On April 27 my boss asked me to describe the classes I’m going to teach starting the Fall 2015 semester. The first one, named “Computing in Molecular Biology and Genetics I”, replaces the former course “Computation III”. The old course used to teach databases and SQL on the Microsoft Access platform.
In my view, based on collaboration with molecular biologist for over 12 years, the key ideas that a researcher needs to know are not emphasized in these particular tools. I think that the key ideas are:
- Computers are not typewriters, instead they are tools to handle information
- Computers not only produce information, they also consume information to transform it
- It is important that this information follows some rules (format, structure) that allow it to be efficiently processed
- For instance, it is important to know the difference between a text file and a binary file.
- Ders Adı (Course Name)
- Computing in Molecular Biology and Genetics I
- Course Adaptation (I don’t know what this means)
- Compulsory Attendance
- Theory: 70, Practice: 80, Lab: 0 (I don’t know what this means)
- Course Teacher(s)
- Andres Aravena
- The students will learn how to handle experimental data and how to communicate it to scientists of other data-oriented disciplines.
- Course Learning Outcomes
- Students will learn how to produce publication quality reports with reproducible results. How to get raw data, extracting relevant information, filter it using several selection criteria. How to store and retrieve it in efficient and useful ways. How to transform it, organize it, categorize it, display, show and understand the results. Tools include Unix command line tools, SQL and the R statistical package. The student should be able to understand how computer networks work and what are their limitations.
- Course Content (Short Description)
- This course teaches the basic elements of data handling techniques in modern computing systems that allow the management and understanding of experimental results.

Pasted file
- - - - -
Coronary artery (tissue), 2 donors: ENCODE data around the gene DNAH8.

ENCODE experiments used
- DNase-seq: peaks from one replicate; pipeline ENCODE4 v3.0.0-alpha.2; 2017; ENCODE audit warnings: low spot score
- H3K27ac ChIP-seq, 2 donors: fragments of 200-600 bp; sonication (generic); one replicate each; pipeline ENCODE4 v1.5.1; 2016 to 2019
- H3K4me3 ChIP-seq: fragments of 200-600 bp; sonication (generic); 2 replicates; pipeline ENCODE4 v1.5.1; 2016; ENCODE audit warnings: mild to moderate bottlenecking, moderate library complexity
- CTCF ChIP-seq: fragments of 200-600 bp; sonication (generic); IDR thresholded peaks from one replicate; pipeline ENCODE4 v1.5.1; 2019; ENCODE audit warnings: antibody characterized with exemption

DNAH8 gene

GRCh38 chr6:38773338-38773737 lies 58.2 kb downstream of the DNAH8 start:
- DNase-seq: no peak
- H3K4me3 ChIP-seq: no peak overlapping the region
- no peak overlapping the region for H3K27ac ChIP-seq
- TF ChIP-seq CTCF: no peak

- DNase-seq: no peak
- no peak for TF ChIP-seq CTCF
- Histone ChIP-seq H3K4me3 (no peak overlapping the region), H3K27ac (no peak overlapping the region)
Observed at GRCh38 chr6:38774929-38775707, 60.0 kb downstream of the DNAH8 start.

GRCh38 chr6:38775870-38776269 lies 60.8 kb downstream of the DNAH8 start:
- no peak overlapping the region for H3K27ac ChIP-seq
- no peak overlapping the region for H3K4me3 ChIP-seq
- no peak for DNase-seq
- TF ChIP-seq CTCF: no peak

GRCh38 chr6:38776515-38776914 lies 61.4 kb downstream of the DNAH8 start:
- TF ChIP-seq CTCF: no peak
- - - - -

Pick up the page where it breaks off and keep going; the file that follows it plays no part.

- Teaching and Learning Methods
- Exposition of theoretical aspects, followed by practical exercises by the students. Student work is encouraged.
- Online resources about R. There are plenty of them.
- Course Material (Auxiliary Equipment, modal etc.)
- Slide Presentations, Data Show, Blackboard, computer network
- Continuous Improvement in the Context of the courses (questionnaires, interviews, and so on.) Front Shown Measurement and Evaluation Tools and Objectives
- Quiz, Project working and homework are used effectively to improve the course. At the end of Mid-term and Final Exams we will report which are the questions with the lower number of correct answers between the students with high attendance rate. According to this results lecture notes are updated and additional homework activities are recommended.
|1||Definitions: computer, data, digital, structured.||2|
|2||Introduction to R. Data types, structures||2|
|3||Reading and writing files, applied to molecular biology||2|
|4||Querying and selecting data subsets||2|
|5||Merging different data sources. Table crossing||2|
|6||Structured programming for data handling||2|
|7||Data visualization for research||2|
|8||Structured documents and reproducible research reporting||2|
|9||Introduction to Unix command line tools||2|
|10||Introduction to SQL data management||2|
|11||Introduction to computer networks and Internet||2|
|12||Advanced data handling in R||2|
|13||Advanced data visualization in R||2|
|14||Introduction to parallel computing||2|
|1||Examples of data files: JPG, PNG, TXT, CSV, XLS, DOC||2|
|2||Examples of R data structures||2|
|3||Handling microarray and genomic data files||2|
|4||Examples of select and filter on data frames||2|
|5||Examples of inner/outer join on data frames||2|
|6||FOR loops, IF structures, Functions||2|
|7||Examples of Plots, Histograms, Barplots||2|
|8||Examples of Separation of Content and Style||2|
|9||Examples of Unix command line tools||2|
|10||Examples of SQL queries||2|
|11||Description of modern network elements||2|
|12||Examples of data melting, casting and filters||2|
|13||Examples of grammar of graphics||2|
|14||Examples of multicore mappings||2|